The debate about Chinese neocolonialism is long standing, but has re-emerged with new force for two reasons. One is the People’s Republic of China’s Belt and Road Initiative (BRI), which anticipates billions of dollars’ worth of infrastructure projects and resource investments in dozens of countries, many economically and politically weak. Then there were the dramatic events that took place in Sri Lanka last year, pursuant to which it turned over its Hambantota port and a massive amount of land in Colombo port to Chinese multinational corporations (MNCs) in return for debt relief. To top it off, we are seeing PRC military bases (in Djibouti) and security “advisers” (in Pakistan) in places where China has strong economic interests.
Indeed, the general features of China’s relations with many countries today bear close resemblance to the European colonial powers’ relations with African and Middle Eastern countries in the 19th and 20th century. Among other things, we witness countries exchanging their primary products for Chinese manufactured ones; China dominating the local economy; countries becoming heavily indebted to the PRC; China exerting greater weight on local political, cultural, and security dynamics; and Chinese abroad living in their own “expat enclaves.”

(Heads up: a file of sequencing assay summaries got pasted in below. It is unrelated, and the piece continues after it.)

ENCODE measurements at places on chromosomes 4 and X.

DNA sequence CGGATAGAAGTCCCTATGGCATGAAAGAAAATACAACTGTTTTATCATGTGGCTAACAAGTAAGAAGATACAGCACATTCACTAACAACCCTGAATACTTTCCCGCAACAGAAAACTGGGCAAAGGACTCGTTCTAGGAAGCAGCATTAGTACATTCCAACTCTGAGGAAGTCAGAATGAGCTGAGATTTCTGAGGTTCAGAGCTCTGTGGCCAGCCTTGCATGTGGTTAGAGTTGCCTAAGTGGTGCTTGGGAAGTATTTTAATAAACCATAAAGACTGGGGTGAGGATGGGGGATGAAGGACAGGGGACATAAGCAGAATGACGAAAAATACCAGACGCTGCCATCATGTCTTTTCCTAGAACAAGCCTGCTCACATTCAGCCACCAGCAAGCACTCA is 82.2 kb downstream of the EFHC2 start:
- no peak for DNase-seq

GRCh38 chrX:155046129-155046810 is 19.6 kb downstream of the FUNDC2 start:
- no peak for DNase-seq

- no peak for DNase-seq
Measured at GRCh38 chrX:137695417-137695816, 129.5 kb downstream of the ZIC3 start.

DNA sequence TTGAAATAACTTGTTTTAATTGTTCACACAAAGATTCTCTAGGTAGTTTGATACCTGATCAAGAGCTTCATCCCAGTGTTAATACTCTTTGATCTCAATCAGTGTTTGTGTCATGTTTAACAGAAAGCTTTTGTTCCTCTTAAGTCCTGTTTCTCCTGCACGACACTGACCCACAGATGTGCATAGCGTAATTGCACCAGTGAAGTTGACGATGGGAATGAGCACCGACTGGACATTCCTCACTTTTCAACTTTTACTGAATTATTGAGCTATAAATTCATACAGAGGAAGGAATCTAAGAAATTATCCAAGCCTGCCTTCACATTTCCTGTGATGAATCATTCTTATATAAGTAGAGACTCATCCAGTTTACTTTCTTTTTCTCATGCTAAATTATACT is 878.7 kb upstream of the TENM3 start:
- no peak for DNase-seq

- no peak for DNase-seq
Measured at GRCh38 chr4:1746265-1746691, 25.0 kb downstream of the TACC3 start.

For a number of reasons, Beijing has been at pains to rebut accusations that it is yet another neocolonial power exploiting partners through unequal exchange. It has argued, rightly, that local country shipments of agricultural commodities, coal, gas, oil, and resources like copper, tin, and uranium to China have benefited countries such as Australia, Kazakhstan, and Namibia. It should be added that this is not just about China providing a market, but, in some cases the only market. Also, because of its voracious demand, China is raising the price of resources and thus improving the terms of trade and reducing the inequality of exchange. China also contends that its economic links with its partners have helped them develop by addressing their infrastructure gaps, boosting employment, facilitating industrialization, transferring technology and knowledge, and expanding power generation and distribution capabilities.